Does smoking in a way that is unpleasant help smokers to quit

Aversion treatments pair undesirable behaviours with negative sensations. In smoking cessation, several approaches have been suggested such as rapid smoking, which requires smokers to take a puff every few seconds to make smoking unpleasant. The results of the existing trials suggest that this may be effective, but the evidence is not conclusive because most of the studies of this approach have methodological problems. A recent laboratory study also suggests that the method has an active ingredient. Further research may be worthwhile.

Authors' conclusions: 

The existing studies provide insufficient evidence to determine the efficacy of rapid smoking, or whether there is a dose-response to aversive stimulation. Milder versions of aversive smoking seem to lack specific efficacy. Rapid smoking is an unproven method with sufficient indications of promise to warrant evaluation using modern rigorous methodology.

Read the full abstract...

Aversion therapy pairs the pleasurable stimulus of smoking a cigarette with some unpleasant stimulus. The objective is to extinguish the urge to smoke.


This review has two aims: First, to determine the efficacy of rapid smoking and other aversive methods in helping smokers to stop smoking; Second, to determine whether there is a dose-response effect on smoking cessation at different levels of aversive stimulation.

Search strategy: 

We searched the Cochrane Tobacco Addiction Group specialised register (latest search date October 2009) for studies which evaluated any technique of aversive smoking.

Selection criteria: 

Randomized trials which compared aversion treatments with 'inactive' procedures or which compared aversion treatments of different intensity for smoking cessation. Trials must have reported follow up of least six months from beginning of treatment.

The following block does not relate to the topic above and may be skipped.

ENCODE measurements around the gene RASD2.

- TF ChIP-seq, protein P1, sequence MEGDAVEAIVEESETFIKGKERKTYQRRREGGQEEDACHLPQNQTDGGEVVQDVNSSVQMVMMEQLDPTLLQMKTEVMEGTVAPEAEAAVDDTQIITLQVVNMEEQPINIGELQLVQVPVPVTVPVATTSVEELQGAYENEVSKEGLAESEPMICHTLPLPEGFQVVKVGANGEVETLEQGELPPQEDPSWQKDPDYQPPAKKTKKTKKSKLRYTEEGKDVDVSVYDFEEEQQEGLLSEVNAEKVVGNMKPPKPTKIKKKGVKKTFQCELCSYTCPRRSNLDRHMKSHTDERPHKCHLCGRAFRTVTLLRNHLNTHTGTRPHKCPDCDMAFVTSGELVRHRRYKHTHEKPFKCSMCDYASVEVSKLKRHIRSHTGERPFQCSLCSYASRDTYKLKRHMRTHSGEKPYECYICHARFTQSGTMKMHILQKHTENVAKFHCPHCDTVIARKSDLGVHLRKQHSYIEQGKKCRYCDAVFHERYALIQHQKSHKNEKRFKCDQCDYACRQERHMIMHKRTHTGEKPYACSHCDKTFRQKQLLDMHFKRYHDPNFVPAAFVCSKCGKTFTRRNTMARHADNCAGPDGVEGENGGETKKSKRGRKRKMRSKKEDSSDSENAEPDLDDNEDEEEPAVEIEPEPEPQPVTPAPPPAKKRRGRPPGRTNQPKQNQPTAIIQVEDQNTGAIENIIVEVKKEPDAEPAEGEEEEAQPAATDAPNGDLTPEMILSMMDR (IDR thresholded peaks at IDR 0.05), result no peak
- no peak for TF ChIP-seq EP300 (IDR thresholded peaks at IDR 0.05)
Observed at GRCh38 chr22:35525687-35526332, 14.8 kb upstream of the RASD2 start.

Data collection and analysis: 

We extracted data in duplicate on the study population, the type of aversion treatment, the outcome measure, method of randomization and completeness of follow up.

The outcome measure was abstinence from smoking at maximum follow up, using the strictest measure reported by the authors. Subjects lost to follow up were regarded as smokers. Where appropriate, we performed meta-analysis using a fixed effect model.

Main results: 

Twenty-five trials met the inclusion criteria. Twelve included rapid smoking and nine used other aversion methods. Ten trials included two or more conditions allowing assessment of a dose-response to aversive stimulation. The odds ratio (OR) for abstinence following rapid smoking compared to control was 2.01 (95% confidence intervals (CI): 1.36 to 2.95). Several factors suggest that this finding should be interpreted cautiously. A funnel plot of included studies was asymmetric, due to the relative absence of small studies with negative results. Most trials had a number of serious methodological problems likely to lead to spurious positive results. The only trial using biochemical validation of all self reported cessation gave a non-significant result.

Other aversion methods were not shown to be effective (OR 1.15, 95% CI 0.73 to 1.82). There was a borderline dose-response to the level of aversive stimulation (OR 1.67, 95% CI 0.99 to 2.81).